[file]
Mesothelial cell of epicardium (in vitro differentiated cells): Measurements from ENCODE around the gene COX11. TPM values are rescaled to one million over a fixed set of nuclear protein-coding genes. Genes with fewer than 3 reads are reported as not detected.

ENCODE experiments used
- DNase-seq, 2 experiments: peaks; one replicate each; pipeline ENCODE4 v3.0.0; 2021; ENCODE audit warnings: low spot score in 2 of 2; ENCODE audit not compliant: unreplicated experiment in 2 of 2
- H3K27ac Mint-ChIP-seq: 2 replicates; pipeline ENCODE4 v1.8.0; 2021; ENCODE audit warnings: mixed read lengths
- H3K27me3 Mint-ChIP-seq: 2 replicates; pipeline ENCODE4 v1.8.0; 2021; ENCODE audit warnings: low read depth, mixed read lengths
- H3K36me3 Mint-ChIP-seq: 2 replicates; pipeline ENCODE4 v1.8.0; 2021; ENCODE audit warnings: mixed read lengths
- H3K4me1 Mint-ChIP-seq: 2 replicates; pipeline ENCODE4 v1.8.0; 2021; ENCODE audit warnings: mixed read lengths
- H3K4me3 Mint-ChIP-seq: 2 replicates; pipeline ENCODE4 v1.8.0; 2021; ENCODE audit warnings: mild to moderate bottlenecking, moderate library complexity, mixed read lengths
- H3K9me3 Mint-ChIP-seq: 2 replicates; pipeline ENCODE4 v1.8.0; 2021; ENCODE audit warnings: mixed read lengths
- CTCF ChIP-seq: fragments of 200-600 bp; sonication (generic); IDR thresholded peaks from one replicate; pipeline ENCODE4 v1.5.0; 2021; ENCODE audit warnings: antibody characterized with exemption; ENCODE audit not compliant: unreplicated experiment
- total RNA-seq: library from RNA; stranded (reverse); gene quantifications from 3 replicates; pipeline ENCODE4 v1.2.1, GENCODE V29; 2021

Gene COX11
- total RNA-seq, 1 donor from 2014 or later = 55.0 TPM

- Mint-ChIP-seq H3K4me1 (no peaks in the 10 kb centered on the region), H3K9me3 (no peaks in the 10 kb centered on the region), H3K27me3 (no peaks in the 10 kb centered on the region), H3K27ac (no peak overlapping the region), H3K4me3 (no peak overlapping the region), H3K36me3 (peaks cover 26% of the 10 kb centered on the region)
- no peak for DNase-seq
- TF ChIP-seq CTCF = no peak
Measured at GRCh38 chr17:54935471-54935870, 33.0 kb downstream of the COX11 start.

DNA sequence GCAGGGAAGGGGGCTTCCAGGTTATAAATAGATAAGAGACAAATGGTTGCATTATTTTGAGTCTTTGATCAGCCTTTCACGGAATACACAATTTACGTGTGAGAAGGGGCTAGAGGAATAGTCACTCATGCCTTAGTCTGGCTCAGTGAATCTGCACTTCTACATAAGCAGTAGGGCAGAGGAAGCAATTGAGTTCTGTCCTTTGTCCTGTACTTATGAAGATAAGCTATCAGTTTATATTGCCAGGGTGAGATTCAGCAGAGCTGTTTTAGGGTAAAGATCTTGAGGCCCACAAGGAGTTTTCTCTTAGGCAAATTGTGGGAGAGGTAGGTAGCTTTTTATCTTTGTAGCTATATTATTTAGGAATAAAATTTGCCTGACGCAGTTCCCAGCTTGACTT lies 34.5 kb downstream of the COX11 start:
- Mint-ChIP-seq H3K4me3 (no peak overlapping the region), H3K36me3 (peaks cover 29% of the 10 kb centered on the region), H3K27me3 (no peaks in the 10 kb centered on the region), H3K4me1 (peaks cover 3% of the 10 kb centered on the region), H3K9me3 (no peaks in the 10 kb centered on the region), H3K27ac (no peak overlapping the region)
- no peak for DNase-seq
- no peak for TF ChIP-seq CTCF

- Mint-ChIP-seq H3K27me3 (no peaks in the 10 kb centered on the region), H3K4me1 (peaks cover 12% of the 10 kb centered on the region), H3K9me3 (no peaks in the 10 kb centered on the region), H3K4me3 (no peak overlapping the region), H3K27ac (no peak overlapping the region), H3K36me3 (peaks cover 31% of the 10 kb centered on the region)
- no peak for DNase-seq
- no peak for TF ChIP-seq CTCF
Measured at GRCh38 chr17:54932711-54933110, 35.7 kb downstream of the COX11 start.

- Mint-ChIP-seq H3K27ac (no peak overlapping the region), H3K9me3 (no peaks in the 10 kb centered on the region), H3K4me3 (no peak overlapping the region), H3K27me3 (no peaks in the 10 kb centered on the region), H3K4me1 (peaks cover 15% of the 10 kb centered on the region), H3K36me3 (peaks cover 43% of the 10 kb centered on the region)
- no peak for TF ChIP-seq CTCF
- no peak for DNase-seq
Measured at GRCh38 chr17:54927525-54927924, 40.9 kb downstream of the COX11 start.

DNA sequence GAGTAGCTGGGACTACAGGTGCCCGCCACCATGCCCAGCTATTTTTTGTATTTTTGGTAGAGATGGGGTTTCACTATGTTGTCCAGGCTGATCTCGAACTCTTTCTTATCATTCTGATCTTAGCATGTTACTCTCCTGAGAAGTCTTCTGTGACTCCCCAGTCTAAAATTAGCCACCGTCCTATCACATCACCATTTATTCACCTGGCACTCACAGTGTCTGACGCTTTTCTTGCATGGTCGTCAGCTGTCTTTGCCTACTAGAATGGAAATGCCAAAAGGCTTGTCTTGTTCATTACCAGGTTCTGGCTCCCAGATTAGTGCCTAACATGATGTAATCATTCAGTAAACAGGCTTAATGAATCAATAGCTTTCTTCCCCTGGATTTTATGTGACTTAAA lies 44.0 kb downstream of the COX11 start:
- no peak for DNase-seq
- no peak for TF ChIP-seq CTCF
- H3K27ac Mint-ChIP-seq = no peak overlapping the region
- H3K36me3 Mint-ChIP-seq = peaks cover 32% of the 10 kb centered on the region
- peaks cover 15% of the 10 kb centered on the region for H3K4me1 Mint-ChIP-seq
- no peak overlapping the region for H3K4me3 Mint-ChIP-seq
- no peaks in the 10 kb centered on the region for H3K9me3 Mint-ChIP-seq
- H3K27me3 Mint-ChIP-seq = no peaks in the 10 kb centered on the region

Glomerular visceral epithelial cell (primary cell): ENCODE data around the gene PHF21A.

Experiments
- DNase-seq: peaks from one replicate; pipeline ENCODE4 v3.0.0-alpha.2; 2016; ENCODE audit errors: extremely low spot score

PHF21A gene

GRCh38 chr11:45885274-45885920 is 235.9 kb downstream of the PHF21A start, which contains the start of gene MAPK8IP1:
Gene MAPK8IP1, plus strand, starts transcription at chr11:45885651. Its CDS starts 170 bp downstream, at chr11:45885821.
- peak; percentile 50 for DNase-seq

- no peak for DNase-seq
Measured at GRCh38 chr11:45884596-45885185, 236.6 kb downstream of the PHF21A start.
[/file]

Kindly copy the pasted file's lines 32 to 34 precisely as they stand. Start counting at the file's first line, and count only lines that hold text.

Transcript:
- no peak for TF ChIP-seq CTCF
- H3K27ac Mint-ChIP-seq = no peak overlapping the region
- H3K36me3 Mint-ChIP-seq = peaks cover 32% of the 10 kb centered on the region